When installing cable on any project, you must consider fire containment. This means understanding the importance of firestopping. Technically speaking, the term firestop refers to the installation of "qualified" firestop materials in holes made through fire-rated floors, walls, or ceilings for the penetration of pipes, cables, or other construction/building, service/utility items. Since it's often necessary for you to create openings in existing walls and floors within buildings in this line of work, it becomes equally necessary that you safely close them.

Why is firestopping necessary? This practice buys you time because fire and smoke typically spread through openings in walls, floors, and ceilings. It also saves lives, protects critical systems and investments, and serves as a building liability reinforcement. You should use firestop products to restore the opening to the original fire-rated integrity. Most common requirements are for 1, 2, or 3 hr. In rare instances, you'll need a 4-hr to 6-hr rating.

As a cabling installer, you must use approved methods to restore any penetrations made during the installation to the original rating of the structure you're penetrating. You're also responsible to firestop any holes created by the removal of existing penetrations. There are two basic types of penetrations:

• A through penetration is a hole made in a fire-rated wall or floor to run pipes, cables, or any type of building service, completely through from one side of the fire barrier to theother.

• A membrane penetration is a hole in one side of a fire-rated wall or floor for a single surface-barrier penetration. (i.e., an electrical outlet/switch box).

A third party must independently test all firestop materials to ensure functionality. Always install products according to the manufacturer's instructions based on independent testing, or you may be held legally and financially responsible.

This means you cannot substitute products that are not part of the qualified assembly; cannot add more of a product to get a higher rating; cannot add or change the type or location of penetrations; can be held personally responsible for improperly firestopping or not firestopping at all; and can contact the manufacturers to get written assistance for situations not covered in their installation practices for qualified assemblies.

To break down the topic of firestop systems even further, there are two broad categories: mechanical and nonmechanical.

Mechanical systems consist of manufactured elastomeric components pre-sized and shaped to fit around standard cables, tubes, and conduits. These products are made of several flexible substances that resemble rubber. These systems use mechanical pressure to hold the elastomeric components in place and provide a tight seal around the penetrating devices. Whether or not this includes frames, you must have some means of applying compression to the modules. The elastomeric modules are fitted around penetrating elements or arrayed within a flame.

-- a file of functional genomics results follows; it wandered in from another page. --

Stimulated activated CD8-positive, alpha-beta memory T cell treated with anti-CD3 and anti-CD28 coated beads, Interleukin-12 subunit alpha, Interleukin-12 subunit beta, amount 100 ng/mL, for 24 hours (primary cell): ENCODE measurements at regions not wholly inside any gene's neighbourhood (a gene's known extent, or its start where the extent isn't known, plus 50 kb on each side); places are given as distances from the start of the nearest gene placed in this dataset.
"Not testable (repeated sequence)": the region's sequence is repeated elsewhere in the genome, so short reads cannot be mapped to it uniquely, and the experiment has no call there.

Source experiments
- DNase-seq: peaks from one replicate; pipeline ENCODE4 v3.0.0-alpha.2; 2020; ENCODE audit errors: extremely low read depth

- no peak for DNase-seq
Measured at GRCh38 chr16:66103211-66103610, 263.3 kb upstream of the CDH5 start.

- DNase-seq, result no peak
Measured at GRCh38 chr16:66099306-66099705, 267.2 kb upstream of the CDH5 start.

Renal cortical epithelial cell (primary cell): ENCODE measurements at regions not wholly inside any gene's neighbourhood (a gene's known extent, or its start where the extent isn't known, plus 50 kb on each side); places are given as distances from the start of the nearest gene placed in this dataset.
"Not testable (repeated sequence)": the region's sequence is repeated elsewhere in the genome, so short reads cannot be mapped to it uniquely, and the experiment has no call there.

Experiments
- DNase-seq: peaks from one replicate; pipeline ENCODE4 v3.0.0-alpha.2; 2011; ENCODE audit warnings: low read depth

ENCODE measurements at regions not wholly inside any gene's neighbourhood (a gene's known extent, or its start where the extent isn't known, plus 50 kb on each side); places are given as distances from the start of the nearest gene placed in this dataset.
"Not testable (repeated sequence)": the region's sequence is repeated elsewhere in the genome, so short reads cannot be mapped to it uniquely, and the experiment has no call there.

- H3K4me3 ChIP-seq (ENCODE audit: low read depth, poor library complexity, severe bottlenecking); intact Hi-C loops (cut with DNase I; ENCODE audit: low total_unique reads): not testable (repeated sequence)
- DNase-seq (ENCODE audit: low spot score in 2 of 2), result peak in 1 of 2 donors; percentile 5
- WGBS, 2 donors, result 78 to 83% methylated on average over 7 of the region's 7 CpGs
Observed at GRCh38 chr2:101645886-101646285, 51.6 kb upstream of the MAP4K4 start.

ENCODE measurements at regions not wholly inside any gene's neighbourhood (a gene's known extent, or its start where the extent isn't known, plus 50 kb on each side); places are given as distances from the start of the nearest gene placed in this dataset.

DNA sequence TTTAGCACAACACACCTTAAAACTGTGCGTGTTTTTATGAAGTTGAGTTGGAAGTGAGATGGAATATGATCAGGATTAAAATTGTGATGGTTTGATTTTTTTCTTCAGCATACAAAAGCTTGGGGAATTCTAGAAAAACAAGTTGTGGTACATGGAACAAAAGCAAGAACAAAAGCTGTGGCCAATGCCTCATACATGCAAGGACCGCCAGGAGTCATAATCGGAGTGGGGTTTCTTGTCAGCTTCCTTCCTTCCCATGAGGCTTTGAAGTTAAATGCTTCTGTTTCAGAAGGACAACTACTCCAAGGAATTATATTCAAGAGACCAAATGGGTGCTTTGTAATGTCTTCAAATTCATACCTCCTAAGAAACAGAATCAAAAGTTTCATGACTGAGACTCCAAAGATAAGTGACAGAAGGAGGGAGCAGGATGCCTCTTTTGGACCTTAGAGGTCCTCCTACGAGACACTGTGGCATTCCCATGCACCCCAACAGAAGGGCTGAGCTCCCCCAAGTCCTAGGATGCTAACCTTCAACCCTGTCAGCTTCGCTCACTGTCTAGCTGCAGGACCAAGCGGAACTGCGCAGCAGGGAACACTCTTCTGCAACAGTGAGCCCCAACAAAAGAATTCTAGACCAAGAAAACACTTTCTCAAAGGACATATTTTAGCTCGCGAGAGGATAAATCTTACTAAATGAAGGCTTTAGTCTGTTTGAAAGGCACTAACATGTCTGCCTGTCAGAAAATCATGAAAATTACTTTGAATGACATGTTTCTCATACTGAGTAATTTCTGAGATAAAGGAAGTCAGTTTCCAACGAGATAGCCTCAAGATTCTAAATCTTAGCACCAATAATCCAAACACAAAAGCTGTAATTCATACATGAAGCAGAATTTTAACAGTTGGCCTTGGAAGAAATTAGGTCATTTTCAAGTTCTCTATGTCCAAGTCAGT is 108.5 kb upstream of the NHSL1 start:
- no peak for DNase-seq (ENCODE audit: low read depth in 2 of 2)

Nonmechanical firestop systems are generally pliable. These include items such as putties, caulks, blankets, silicone foam, and other types of materials that can be molded to fit into an opening to seal it.

Since all firestop products have unique properties to help contain the fire, each may contain one or more properties, including:

• A firestop that is endothermic can absorb heat. This prevents the temperature from rising on the other side of the fire barrier.

• A firestop that is intumescent will swell or enlarge when under the influence of heat. The material swells around and within the penetration to provide a tight seal. In some applications, it is designed to crush the penetration, such as with combustible conduits.

• A firestop that is ablative develops a hard char that resists erosion from fire and flames. This allows a soft firestop to become rigid, to help it withstand the force from a hose stream. When referring to firestopping systems, the terms qualified, tested, listed, classified, and approved are essentially synonymous. Each refers to firestopping systems tested by an independent laboratory and certified as effective (different laboratories use different terms). For simplicity, this lesson uses the word qualified to represent all of these terms.

As they relate to firestopping, the terms system and design are nearly synonymous; both refer to an arrangement of specific firestopping materials in a specific configuration. Keep in mind, this lesson does not address local authorities' requirements concerning the design, use, and specifications for these structures or assemblies. Consider the following guidelines before selecting a qualified firestopping solution for your specific application.

• Consider actual conditions tested/ covered by the system.

• When substituting one manufacturer 's system for another's, ensure the firestop materials selected are appropriate for the actual conditions.

• Never substitute products of a qualified firestop system with another manufacturer's products. Products from one manufacturer's system are not interchangeable with products from another's.

• The difference between the actual floor/ceiling/wall thickness and conditions tested during qualification may affect listed F and T ratings. Generally, the thinner the construction qualified, the better the F and T performance may be if actual construction is thicker. The reverse may not be true.

• A firestop material capable of sealing against the passage of smoke and toxic gases through the penetration is desirable.

Most importantly, you should select a qualified firestop system that matches the actual conditions that exist (i.e., penetrating item(s), material, wall/floor/ceiling configuration). If you cannot make an exact match between firestop systems listed and actual conditions, select a system that's close and seek an engineering judgment by a qualified local authority having jurisdiction.